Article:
couldn’t get enough? starting seeds part 2

Just put together my Christmas gift to myself–a basic indoor greenhouse kit.  It’s small, but it’s one more step towards year round sustainability.  And so, I’m digging my hands into my seed packet organization box tonight and starting to plan what gets planted tomorrow morning!

Can’t repost part 1 without the follow-up. . .

Ok, wow!  Thanks for all the blog hits on my starting seeds post last night.  You guys got me to thinking, and in hindsight, I realized that I’d left out some other great suggestions and thought I’d put ‘em down tonight.20130107-202126.jpg

    • pick out a good quality seed–I prefer only organic, heirloom, small farm seeds.  It’s part of my commitment to supporting small, local farmers and seeds that are healthy for our bodies.  My personal favorites:  http://www.southernexposure.com/ and http://sowtrueseed.com/
    • don’t go too quickly–enjoy looking over seed catalogs, reading what the seeds have to offer and what will work for your space; even if I’m not ordering from it, I am a sucker for a beautiful seed catalog
    • consider how you will be growing your seeds–containers, raised bed, vertically–that may impact which particular variety you select; for example, I choose more compact plants since my space is so limited
    • also, when selecting seed, think about what you want to eat and cook!  I choose pickling varieties of cucumbers because they stay crisp.  I also love paste and drying tomatoes so that I can make marinara and sundried tomatoes to last me all winter long.
    • a good rule of thumb for covering the seeds–the smaller the seed, the less dirt that needs to cover it
    • while popsicle sticks are cute (and I’ve done my share of popsicle sticks), they don’t work so well with watering or staying put in the mini greenhouses.  I just write on the lid with permanent marker or use sticky notes on the lid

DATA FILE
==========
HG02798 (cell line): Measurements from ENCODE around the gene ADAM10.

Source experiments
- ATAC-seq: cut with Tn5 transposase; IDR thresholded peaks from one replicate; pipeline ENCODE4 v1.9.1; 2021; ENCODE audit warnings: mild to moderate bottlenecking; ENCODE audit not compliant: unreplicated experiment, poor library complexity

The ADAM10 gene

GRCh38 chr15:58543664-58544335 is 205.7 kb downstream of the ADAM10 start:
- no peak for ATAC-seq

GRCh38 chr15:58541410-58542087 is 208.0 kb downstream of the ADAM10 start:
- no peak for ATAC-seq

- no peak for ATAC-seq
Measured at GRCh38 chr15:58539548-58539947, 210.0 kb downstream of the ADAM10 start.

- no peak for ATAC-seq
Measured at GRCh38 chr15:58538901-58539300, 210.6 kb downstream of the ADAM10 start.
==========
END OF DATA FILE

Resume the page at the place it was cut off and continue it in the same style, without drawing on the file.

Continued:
• make sure that if you are making mini greenhouses like I talked about in the “starting seeds” post that you poke some air holes in it.  You don’t want your seeds to get mildewy or moldy.

no matter how much you want to wear those new gardening gloves, it will be easier to place small seeds in the dirt with your bare fingertips or some sort of little seed gadget that lets seeds out one/a few at a time.  Plus, there’s something that makes me feel young again when I play in the dirt.

 

lessons learned: God’s thoughts on compost

This week, I spent time with my spiritual director.  She talks with me about my journey with the Creator and cultivates the relationship we have through sacred listening.  Her guidance has nurtured me in a way that supports my daily practices to integrate mind, body, and spirit.

What I embrace about my spiritual director is here ability to hear the word or phrase that may capture the next step forward.  After I share for a bit, we will stop and have some moments of quiet, and she’ll say to me, “The word (or picture or feeling) that is coming to me is __________.  Does that have any meaning for you?”  Sometimes, I say “yes,” sometimes, I say “no,” and sometimes, I have the “aha” moment.

Thursday was an “aha” moment.  And it was all about compost.compost turned